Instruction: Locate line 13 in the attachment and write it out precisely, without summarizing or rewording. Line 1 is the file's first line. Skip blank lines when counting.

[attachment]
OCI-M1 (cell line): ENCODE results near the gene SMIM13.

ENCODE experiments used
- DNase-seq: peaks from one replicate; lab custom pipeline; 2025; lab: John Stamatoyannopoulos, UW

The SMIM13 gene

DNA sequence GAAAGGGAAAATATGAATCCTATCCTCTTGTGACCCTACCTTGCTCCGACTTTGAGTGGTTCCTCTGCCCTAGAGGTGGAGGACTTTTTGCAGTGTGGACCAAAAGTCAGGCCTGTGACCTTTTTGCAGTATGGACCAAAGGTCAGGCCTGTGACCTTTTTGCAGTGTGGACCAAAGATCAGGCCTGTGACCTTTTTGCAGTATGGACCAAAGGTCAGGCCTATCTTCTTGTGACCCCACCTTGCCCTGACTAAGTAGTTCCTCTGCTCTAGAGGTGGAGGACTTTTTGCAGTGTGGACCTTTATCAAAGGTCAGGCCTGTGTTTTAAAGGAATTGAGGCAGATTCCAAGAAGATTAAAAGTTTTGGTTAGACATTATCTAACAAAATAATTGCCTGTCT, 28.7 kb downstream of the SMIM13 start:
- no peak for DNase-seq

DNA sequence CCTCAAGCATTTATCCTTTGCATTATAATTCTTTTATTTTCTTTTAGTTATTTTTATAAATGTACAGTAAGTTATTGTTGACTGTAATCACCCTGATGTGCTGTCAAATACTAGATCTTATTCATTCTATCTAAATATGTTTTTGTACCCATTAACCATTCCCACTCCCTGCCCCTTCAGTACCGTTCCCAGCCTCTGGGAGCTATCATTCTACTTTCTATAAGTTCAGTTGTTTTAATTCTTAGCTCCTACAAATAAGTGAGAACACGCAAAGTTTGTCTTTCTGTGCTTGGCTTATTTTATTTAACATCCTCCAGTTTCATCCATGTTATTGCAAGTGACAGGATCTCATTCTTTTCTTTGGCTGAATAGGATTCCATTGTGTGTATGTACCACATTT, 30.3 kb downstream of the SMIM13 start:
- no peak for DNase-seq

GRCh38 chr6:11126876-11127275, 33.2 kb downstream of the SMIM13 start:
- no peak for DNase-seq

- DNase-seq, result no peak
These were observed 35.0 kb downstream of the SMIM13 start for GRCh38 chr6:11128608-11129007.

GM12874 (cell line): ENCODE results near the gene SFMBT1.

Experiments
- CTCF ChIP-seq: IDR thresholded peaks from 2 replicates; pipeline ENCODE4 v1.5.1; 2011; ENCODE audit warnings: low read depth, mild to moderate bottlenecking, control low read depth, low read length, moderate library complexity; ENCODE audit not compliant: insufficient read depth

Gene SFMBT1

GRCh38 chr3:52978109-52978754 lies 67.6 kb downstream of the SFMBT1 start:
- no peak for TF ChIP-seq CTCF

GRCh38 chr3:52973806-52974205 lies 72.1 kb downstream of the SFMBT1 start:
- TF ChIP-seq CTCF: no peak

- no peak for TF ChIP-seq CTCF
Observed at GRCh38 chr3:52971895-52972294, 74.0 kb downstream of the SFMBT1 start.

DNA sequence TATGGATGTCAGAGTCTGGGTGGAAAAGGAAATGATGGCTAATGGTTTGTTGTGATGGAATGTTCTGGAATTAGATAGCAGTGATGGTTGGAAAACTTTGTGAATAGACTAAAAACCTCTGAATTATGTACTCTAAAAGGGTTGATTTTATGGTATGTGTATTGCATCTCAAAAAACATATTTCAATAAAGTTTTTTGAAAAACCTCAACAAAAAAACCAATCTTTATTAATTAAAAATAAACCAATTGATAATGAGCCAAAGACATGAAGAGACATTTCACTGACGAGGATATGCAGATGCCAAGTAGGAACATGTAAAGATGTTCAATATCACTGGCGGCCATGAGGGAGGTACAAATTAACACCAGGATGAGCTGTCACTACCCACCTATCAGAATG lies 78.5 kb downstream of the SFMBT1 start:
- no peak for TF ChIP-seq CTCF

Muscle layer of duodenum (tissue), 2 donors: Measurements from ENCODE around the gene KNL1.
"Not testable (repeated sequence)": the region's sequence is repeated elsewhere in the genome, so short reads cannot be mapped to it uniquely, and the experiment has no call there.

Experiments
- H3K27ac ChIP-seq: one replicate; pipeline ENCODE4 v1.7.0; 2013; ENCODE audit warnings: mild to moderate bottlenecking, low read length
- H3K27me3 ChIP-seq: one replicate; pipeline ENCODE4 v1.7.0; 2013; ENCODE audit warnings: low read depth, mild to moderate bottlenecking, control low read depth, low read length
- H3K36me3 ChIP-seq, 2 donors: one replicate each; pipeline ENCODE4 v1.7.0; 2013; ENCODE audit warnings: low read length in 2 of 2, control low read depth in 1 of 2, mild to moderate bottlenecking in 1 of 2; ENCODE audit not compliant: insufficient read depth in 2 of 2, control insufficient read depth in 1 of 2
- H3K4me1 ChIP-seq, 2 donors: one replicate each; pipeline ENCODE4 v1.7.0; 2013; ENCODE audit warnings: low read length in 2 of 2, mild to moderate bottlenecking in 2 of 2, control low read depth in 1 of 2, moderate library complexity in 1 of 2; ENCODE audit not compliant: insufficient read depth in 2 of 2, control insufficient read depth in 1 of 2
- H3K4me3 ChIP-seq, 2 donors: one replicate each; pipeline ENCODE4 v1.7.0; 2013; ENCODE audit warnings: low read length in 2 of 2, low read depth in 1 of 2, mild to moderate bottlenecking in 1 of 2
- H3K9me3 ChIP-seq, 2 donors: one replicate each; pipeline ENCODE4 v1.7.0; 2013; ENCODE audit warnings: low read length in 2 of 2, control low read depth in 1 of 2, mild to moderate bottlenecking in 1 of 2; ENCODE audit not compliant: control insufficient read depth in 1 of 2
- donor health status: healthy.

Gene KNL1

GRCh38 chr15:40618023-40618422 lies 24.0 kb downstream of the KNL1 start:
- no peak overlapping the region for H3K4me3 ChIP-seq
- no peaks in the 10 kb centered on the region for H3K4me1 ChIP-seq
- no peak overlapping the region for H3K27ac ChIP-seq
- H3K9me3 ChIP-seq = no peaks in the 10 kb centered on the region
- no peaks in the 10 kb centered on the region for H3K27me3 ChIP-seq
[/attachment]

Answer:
GM12874 (cell line): ENCODE results near the gene SFMBT1.